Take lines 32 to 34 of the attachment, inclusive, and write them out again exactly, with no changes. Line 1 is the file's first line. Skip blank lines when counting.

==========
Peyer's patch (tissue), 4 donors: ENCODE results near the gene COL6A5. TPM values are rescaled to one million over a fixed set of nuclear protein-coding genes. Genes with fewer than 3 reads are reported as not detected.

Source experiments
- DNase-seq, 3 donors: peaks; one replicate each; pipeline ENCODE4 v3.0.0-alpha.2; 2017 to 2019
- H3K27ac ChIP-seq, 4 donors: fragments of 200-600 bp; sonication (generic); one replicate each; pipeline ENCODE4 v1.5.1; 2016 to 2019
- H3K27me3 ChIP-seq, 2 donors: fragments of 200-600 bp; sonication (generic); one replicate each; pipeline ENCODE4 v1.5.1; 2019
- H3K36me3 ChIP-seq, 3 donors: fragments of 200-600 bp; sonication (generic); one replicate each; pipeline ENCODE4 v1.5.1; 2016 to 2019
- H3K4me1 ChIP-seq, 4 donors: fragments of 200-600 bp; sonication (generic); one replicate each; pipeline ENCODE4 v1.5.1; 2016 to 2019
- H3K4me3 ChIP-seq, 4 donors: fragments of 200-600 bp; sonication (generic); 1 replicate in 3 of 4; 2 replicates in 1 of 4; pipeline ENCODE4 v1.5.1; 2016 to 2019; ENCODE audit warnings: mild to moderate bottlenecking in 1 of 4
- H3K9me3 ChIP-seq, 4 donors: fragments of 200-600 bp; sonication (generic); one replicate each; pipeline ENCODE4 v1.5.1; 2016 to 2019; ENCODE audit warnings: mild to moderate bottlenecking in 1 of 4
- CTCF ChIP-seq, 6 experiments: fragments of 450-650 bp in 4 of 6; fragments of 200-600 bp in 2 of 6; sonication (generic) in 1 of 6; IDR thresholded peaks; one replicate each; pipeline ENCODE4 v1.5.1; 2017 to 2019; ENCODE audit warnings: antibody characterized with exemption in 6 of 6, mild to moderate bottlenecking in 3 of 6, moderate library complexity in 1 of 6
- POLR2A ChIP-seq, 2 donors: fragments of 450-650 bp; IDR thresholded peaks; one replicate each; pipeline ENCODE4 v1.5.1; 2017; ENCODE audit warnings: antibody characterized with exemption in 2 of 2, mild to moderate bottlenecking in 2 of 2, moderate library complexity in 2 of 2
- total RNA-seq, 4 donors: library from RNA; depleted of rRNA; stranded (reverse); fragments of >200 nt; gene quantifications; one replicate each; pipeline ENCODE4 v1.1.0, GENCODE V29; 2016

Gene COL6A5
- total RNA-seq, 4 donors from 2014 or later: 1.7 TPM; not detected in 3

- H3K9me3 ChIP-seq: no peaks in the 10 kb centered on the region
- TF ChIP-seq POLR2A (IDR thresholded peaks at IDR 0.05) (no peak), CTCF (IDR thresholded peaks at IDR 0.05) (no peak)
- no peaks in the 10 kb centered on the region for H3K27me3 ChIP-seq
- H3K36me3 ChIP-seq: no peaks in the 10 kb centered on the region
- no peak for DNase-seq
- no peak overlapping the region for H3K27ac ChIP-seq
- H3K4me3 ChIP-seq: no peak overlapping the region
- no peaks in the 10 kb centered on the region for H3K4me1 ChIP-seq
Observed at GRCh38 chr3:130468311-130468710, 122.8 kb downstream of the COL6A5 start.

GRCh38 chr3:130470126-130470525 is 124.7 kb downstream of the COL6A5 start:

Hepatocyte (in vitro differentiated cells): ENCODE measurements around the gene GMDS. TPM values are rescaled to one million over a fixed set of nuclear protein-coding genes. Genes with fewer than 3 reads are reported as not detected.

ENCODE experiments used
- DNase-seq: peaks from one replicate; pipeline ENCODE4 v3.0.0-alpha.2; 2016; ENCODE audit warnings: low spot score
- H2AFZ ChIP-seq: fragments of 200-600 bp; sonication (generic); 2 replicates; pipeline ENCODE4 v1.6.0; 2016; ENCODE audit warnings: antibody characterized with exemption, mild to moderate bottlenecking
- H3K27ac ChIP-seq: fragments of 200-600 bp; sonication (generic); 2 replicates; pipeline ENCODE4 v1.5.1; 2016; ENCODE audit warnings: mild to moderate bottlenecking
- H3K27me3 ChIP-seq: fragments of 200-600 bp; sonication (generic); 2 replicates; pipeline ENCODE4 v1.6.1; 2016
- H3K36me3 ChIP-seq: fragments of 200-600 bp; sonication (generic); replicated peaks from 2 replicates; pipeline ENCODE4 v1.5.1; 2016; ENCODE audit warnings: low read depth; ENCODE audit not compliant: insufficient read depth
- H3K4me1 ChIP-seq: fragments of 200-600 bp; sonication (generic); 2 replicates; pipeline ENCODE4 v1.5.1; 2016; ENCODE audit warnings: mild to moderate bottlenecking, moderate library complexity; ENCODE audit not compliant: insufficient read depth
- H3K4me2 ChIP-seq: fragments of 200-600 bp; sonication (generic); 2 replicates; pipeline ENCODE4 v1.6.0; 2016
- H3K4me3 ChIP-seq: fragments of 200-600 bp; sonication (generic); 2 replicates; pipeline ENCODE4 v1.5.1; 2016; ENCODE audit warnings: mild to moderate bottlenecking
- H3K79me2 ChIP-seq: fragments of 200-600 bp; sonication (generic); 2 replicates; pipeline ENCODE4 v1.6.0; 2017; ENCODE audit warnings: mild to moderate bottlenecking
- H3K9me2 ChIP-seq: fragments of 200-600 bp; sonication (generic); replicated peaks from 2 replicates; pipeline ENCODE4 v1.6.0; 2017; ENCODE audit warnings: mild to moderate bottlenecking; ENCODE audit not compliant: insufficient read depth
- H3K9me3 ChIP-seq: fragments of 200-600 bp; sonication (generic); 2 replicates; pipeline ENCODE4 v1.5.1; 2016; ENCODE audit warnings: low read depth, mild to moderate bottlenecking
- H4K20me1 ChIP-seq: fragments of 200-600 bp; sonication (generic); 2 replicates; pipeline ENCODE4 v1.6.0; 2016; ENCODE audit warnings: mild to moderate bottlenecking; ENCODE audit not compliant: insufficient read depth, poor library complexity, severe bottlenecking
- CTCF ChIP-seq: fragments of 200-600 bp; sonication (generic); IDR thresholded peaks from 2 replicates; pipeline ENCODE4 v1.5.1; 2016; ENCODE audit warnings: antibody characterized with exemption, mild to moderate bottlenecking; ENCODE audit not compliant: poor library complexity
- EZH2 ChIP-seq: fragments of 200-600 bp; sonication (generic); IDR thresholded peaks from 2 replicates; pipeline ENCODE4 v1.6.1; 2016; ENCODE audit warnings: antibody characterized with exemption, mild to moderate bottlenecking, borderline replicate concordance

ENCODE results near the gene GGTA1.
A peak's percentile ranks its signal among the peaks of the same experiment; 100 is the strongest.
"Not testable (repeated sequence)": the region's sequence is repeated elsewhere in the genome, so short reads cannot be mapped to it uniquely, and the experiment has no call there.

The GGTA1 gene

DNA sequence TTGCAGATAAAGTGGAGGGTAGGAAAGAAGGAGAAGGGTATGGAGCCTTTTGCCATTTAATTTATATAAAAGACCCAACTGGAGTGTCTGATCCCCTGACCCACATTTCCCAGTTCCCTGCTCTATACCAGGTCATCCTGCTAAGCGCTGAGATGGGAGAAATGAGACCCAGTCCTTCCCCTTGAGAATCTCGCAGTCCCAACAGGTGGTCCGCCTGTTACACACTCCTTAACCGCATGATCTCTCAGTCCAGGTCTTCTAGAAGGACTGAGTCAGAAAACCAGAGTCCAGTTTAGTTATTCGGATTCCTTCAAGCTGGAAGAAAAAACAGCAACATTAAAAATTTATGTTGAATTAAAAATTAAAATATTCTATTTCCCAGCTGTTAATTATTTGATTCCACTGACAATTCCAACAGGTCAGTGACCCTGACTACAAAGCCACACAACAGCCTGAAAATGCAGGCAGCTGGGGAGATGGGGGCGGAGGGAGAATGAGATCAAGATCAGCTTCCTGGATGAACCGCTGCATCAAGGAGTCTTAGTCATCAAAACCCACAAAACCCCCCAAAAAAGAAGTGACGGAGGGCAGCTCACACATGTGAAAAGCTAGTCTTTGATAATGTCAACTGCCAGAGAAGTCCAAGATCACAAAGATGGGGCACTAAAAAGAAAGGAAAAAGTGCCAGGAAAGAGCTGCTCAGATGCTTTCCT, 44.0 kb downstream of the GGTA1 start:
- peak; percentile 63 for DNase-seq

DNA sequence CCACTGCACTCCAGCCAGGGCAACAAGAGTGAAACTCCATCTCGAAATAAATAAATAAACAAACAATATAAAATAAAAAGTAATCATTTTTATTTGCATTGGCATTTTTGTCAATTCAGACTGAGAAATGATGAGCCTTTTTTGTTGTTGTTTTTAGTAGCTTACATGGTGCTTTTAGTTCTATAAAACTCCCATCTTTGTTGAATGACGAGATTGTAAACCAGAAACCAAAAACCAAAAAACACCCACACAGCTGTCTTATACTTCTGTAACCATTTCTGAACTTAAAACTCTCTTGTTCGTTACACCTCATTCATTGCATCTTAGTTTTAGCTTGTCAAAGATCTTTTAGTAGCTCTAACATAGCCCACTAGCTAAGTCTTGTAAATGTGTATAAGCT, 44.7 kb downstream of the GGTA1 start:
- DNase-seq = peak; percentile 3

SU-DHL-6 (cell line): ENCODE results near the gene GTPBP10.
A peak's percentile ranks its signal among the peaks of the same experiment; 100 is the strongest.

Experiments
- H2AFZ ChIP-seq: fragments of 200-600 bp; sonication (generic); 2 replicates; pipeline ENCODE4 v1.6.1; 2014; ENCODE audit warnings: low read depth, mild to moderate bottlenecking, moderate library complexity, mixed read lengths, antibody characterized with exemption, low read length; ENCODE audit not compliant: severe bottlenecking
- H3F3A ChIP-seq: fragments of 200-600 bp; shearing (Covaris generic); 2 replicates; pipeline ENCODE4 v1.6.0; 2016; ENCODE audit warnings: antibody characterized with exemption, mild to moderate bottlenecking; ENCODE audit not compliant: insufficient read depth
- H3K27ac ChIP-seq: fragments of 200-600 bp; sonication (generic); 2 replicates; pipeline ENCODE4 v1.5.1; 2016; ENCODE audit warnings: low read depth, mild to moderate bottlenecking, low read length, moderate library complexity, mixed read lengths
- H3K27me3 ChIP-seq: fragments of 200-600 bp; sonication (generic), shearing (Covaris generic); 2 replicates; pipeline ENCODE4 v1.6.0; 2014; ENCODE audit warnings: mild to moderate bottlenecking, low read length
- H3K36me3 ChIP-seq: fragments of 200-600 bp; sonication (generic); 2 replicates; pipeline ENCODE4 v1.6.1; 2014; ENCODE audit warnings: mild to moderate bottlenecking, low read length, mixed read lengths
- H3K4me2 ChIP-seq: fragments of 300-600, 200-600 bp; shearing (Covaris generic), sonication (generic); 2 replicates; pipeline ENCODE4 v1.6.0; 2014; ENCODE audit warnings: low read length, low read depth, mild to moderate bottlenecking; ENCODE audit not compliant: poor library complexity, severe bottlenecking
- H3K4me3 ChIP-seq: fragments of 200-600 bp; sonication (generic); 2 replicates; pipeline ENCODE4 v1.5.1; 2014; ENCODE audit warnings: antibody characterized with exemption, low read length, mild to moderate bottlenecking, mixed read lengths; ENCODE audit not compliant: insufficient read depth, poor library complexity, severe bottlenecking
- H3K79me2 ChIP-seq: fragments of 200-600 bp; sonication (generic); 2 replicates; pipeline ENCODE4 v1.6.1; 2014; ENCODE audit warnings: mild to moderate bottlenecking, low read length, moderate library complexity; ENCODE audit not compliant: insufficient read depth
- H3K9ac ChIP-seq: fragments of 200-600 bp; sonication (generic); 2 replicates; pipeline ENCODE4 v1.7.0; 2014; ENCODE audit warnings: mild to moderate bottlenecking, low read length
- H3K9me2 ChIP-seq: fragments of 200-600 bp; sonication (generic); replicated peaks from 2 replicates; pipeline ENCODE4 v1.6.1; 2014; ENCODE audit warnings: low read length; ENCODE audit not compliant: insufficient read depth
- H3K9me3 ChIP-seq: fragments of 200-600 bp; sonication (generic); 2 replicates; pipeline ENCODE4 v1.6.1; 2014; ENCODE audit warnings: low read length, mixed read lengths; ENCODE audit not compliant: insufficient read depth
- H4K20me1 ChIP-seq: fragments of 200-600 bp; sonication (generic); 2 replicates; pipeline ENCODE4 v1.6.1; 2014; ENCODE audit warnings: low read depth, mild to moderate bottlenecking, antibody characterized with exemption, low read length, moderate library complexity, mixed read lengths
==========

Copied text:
- H3K4me1 ChIP-seq: fragments of 200-600 bp; sonication (generic); 2 replicates; pipeline ENCODE4 v1.5.1; 2016; ENCODE audit warnings: mild to moderate bottlenecking, moderate library complexity; ENCODE audit not compliant: insufficient read depth
- H3K4me2 ChIP-seq: fragments of 200-600 bp; sonication (generic); 2 replicates; pipeline ENCODE4 v1.6.0; 2016
- H3K4me3 ChIP-seq: fragments of 200-600 bp; sonication (generic); 2 replicates; pipeline ENCODE4 v1.5.1; 2016; ENCODE audit warnings: mild to moderate bottlenecking